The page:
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ABSTRACT: Despite evidence supporting short antibiotic prophylaxis (ABP), it is still common practice to continue ABP for more than 48 hours after coronary artery bypass graft (CABG) surgery. To compare the effect of short (<48 hours) versus prolonged (>48 hours) ABP on surgical site infections (SSIs) and acquired antimicrobial resistance, we conducted an observational 4-year cohort study at a tertiary-care center. An experienced infection control nurse performed prospective surveillance of 2641 patients undergoing CABG surgery. The main exposure was the duration of ABP, and main outcomes were the adjusted rate of SSI and the isolation of cephalosporin-resistant enterobacteriaceae and vancomycin-resistant enterococci (acquired antibiotic resistance). Adjustment for confounding was performed by multivariable modeling. A total of 231 SSIs (8.7%) occurred after a median of 16 days, including 93 chest-wound infections (3.5%) and 13 deep-organ-space infections (0. 5%). After 1502 procedures using short ABP, 131 SSIs were recorded, compared with 100 SSIs after 1139 operations with prolonged ABP (crude OR, 1.0; CI, 0.8 to 1.3). After adjustment for possible confounding, prolonged ABP was not associated with a decreased risk of SSI (adjusted OR, 1.2; CI, 0.8 to 1.6) and was correlated with an increased risk of acquired antibiotic resistance (adjusted OR, 1.6; CI, 1.1 to 2.6). Our findings confirm that continuing ABP beyond 48 hours after CABG surgery is still widespread; however, this practice is ineffective in reducing SSI, increases antimicrobial resistance, and should therefore be avoided.Circulation 06/2000; 101(25):2916-21. · 15.20 Impact Factor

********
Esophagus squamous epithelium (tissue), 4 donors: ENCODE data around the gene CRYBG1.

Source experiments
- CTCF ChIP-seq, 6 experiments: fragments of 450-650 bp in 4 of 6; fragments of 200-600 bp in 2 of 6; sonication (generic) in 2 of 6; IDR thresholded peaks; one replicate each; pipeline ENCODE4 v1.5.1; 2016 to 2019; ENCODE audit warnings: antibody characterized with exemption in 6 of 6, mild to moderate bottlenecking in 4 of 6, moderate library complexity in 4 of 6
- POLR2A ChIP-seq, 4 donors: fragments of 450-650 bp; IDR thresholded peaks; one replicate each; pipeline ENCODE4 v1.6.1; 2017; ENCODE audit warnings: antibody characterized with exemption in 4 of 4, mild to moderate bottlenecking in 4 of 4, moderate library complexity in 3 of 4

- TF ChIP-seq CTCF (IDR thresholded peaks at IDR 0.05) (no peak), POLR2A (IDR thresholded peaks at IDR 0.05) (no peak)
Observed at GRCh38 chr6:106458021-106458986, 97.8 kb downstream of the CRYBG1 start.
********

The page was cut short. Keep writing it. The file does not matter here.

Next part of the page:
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ABSTRACT: Many observational studies have described an association between perioperative transfusion and postoperative infection. Detection of such a relationship may depend on which variables are considered as potential confounders of the association under study. However, most reports have not considered risk factors for postoperative infection at specific sites as possible explanations for the observed relationship. The records of 492 patients undergoing elective colorectal cancer resection at the Massachusetts General Hospital between January 1992 and December 1994 were reviewed. The probability of infection in association with transfusion was calculated with and without adjustment for the effects of chronic systemic illness, number of days with urinary catheter, endotracheal intubation, impaired consciousness, and specific risk factors for wound infection. Postoperative infection at any site and infections at specific sites were analyzed as separate outcomes. After adjustment for the effects of the variables listed above, allogeneic transfusion was not associated with postoperative infection at any site (p = 0.407). Only a specific association of transfusion with wound infection could be detected. However, in an analysis that adjusted for the effects of only the 18 confounders considered by previous authors, transfusion was the most significant predictor of infection. In that analysis, the risk of postoperative infection increased by 14 percent per unit of red cells transfused (p < 0.001). The overall adverse relationship between transfusion and infection reported by previous observational studies may have been due to an incomplete consideration of the variables that confound that association. This finding may help explain the disagreement between the conclusions of recent large, randomized, controlled trials (which failed to detect a deleterious transfusion effect) and the earlier observational studies.Transfusion 01/1996; 36(11-12):1000-8. · 3.53 Impact Factor